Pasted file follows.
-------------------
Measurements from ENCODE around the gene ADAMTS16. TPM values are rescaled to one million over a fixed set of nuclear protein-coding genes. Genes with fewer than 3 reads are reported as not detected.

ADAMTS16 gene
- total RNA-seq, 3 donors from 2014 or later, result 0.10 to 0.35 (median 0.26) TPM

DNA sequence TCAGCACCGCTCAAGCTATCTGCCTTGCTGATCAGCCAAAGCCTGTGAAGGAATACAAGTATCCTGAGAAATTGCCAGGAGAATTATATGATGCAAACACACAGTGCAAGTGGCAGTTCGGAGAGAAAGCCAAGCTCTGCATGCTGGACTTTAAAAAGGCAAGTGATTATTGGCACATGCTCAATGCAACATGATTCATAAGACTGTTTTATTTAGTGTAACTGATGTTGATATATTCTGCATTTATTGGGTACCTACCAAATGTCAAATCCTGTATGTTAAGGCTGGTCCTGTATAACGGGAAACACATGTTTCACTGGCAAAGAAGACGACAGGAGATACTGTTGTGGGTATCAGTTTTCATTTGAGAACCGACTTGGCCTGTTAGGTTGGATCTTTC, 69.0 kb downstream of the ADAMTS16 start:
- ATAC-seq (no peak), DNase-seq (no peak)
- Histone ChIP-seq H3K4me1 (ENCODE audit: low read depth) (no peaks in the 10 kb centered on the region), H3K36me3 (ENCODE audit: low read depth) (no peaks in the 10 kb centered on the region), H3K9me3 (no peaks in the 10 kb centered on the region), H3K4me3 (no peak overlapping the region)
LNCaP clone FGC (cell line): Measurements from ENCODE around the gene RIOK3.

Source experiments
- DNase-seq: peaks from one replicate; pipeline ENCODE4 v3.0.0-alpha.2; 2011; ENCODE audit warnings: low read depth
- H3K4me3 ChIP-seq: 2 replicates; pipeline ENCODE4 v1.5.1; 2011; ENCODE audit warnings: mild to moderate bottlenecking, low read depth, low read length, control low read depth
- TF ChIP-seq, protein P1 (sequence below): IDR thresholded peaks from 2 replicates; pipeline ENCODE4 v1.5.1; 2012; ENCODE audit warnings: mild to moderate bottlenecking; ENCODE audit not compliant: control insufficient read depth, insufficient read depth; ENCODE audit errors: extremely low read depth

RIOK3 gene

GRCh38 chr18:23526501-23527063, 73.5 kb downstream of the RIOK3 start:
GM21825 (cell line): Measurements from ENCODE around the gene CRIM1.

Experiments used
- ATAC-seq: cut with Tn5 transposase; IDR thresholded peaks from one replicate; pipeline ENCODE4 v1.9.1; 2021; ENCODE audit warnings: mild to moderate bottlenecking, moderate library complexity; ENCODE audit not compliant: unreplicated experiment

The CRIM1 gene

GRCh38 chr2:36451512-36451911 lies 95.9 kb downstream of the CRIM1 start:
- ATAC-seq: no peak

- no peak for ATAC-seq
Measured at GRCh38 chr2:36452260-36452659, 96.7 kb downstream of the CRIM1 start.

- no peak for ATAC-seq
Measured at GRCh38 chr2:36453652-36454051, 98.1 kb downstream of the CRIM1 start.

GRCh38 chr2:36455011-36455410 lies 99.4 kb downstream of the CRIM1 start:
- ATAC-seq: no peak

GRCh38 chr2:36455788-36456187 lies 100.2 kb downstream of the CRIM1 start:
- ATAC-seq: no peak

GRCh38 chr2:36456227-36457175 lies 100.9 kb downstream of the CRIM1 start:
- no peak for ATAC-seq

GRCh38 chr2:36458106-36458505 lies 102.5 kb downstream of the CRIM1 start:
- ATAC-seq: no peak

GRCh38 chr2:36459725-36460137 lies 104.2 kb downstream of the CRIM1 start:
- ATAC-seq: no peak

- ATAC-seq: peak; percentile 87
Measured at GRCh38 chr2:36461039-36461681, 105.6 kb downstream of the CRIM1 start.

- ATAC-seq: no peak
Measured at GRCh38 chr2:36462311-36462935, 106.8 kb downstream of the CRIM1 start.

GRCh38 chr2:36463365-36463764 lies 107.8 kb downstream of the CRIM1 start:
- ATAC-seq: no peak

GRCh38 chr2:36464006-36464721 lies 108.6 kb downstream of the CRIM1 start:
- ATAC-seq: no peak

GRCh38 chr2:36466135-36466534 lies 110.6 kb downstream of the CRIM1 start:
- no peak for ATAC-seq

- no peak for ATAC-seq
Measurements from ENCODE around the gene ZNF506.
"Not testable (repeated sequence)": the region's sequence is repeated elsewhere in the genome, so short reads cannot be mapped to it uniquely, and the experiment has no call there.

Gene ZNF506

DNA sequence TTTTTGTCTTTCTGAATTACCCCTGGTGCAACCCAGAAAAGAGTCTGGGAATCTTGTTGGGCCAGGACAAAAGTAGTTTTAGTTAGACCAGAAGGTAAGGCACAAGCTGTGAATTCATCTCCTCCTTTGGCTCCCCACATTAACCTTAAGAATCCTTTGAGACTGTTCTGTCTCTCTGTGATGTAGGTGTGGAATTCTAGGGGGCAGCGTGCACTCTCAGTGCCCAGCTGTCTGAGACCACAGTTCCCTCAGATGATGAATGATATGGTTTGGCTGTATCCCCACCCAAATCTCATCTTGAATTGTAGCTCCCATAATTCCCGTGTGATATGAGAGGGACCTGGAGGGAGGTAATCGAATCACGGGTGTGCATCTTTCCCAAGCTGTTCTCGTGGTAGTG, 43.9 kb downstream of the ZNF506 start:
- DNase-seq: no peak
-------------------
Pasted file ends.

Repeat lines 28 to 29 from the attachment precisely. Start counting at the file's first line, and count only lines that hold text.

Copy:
GRCh38 chr2:36456227-36457175 lies 100.9 kb downstream of the CRIM1 start:
- no peak for ATAC-seq